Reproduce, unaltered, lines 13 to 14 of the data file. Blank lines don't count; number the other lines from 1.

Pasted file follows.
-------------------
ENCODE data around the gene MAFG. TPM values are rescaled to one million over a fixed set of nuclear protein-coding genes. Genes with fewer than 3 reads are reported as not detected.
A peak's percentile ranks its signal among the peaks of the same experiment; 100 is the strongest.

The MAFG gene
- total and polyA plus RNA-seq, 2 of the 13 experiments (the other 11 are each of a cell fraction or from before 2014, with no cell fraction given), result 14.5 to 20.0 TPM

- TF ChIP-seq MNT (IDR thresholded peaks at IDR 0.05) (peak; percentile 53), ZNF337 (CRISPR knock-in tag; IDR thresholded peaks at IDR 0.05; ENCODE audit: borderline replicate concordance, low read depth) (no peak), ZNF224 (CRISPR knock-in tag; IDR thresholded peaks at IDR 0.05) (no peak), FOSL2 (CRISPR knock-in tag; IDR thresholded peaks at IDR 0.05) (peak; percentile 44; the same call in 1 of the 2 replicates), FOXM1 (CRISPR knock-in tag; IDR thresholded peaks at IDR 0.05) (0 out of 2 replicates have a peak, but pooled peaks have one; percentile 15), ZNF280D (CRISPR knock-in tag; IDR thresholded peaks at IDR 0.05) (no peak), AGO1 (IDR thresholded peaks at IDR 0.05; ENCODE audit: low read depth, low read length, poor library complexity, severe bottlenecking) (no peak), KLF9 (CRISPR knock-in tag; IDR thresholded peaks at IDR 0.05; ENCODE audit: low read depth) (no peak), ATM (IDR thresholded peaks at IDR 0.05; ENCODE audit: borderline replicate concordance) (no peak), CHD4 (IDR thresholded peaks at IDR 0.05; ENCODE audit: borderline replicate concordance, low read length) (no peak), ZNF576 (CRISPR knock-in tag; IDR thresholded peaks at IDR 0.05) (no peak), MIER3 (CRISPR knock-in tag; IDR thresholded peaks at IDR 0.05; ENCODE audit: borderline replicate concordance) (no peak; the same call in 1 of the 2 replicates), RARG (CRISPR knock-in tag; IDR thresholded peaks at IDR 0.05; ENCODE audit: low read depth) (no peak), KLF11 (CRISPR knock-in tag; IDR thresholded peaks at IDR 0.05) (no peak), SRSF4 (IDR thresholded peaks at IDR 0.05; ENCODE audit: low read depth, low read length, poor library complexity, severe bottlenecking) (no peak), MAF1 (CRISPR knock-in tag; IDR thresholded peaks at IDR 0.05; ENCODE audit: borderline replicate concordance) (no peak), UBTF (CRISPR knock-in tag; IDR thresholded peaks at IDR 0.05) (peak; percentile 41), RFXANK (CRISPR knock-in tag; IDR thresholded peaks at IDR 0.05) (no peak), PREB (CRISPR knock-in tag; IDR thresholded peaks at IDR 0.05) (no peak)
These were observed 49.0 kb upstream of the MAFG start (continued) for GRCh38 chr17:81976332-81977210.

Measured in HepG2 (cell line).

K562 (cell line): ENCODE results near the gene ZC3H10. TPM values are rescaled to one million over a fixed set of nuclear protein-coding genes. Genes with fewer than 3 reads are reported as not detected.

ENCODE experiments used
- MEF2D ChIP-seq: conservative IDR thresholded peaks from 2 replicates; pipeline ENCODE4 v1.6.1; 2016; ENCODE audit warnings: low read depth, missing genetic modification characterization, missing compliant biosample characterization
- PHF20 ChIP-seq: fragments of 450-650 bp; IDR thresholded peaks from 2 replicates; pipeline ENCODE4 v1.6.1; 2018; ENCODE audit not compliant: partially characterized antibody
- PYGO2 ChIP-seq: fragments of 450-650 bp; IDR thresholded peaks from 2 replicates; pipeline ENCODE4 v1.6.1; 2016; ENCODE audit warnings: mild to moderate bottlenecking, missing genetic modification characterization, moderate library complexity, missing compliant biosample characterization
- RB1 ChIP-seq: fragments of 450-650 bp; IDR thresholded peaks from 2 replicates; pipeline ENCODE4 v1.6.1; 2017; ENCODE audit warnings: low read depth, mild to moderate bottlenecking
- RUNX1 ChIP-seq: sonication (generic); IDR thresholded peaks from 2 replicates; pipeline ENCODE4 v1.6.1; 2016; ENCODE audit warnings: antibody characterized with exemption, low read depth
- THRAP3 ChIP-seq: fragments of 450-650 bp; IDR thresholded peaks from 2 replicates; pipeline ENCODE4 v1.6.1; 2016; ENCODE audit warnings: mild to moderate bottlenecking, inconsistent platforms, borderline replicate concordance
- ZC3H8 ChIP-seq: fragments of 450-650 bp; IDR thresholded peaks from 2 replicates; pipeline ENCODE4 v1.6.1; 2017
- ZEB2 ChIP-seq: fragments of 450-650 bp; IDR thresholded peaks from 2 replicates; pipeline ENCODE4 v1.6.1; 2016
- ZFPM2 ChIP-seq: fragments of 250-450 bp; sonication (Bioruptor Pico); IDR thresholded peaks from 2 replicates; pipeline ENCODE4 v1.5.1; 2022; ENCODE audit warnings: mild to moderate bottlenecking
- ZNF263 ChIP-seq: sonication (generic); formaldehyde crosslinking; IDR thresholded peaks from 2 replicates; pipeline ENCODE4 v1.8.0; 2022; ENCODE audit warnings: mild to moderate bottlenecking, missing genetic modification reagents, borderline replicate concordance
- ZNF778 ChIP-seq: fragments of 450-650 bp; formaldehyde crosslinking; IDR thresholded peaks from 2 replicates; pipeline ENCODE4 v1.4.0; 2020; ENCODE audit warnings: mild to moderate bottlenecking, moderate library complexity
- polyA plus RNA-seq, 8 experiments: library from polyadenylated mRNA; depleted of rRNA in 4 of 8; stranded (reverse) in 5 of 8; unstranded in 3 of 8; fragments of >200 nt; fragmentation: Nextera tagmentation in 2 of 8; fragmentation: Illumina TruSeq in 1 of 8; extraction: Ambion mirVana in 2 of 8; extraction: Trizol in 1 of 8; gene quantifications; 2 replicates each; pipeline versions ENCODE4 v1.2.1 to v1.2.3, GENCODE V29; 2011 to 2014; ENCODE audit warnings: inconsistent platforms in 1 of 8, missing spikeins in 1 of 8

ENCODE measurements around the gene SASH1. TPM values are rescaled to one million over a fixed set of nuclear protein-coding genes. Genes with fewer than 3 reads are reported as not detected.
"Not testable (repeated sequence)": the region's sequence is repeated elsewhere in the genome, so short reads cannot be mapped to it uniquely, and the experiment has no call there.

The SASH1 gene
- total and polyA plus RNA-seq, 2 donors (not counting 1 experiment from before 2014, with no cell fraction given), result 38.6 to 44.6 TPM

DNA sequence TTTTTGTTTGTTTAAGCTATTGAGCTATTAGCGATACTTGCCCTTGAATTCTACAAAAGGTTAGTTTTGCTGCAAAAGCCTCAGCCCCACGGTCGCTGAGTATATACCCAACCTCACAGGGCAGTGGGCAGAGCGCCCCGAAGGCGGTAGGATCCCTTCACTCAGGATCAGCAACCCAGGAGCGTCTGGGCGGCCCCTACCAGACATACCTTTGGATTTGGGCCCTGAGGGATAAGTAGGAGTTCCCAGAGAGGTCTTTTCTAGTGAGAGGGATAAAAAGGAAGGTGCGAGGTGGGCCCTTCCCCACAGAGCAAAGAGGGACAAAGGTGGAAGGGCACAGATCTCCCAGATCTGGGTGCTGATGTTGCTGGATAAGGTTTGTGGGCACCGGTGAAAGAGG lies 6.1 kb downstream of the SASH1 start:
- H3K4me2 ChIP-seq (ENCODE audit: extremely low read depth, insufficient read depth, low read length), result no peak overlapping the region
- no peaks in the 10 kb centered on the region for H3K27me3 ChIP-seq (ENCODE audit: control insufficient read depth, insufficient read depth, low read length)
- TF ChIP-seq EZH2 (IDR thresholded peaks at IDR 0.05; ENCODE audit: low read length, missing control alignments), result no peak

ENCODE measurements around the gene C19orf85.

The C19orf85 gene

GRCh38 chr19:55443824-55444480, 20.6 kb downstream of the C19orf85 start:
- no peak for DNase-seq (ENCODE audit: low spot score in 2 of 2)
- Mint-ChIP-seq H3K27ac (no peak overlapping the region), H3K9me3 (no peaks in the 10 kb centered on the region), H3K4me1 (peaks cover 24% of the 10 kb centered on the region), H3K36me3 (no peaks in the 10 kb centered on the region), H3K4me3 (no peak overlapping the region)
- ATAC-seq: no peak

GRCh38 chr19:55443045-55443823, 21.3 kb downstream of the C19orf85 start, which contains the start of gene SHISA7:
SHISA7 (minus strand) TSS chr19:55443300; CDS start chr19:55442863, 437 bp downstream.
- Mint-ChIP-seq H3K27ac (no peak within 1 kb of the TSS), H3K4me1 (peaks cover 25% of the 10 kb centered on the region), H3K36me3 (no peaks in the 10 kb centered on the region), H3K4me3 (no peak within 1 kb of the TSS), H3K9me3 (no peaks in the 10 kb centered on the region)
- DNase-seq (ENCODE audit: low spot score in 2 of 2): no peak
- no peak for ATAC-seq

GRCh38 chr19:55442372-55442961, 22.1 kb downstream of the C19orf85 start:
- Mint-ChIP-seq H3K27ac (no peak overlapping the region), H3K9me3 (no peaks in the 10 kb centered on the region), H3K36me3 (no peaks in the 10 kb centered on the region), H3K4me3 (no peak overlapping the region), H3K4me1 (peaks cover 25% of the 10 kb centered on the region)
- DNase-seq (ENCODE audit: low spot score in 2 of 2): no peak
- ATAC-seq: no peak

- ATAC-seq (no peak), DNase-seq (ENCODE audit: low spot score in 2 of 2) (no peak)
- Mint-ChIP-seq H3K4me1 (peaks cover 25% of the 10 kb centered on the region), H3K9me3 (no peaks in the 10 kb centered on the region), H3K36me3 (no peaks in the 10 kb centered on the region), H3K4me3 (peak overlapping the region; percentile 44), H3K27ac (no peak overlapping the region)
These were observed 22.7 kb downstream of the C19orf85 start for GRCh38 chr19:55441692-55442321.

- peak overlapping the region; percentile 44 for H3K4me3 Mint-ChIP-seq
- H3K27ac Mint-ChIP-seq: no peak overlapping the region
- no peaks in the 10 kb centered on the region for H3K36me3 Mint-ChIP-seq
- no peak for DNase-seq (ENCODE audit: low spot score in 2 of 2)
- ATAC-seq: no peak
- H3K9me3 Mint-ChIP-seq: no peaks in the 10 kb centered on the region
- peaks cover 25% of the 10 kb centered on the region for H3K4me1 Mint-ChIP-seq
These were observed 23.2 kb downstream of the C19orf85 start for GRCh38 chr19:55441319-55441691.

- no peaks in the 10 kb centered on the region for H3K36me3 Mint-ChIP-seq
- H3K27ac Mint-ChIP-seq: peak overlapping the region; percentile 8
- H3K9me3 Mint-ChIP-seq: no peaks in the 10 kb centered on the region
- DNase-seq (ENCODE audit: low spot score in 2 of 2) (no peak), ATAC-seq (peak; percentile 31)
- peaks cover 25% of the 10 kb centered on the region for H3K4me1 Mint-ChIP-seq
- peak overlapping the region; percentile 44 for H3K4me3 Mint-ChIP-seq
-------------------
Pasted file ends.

- RB1 ChIP-seq: fragments of 450-650 bp; IDR thresholded peaks from 2 replicates; pipeline ENCODE4 v1.6.1; 2017; ENCODE audit warnings: low read depth, mild to moderate bottlenecking
- RUNX1 ChIP-seq: sonication (generic); IDR thresholded peaks from 2 replicates; pipeline ENCODE4 v1.6.1; 2016; ENCODE audit warnings: antibody characterized with exemption, low read depth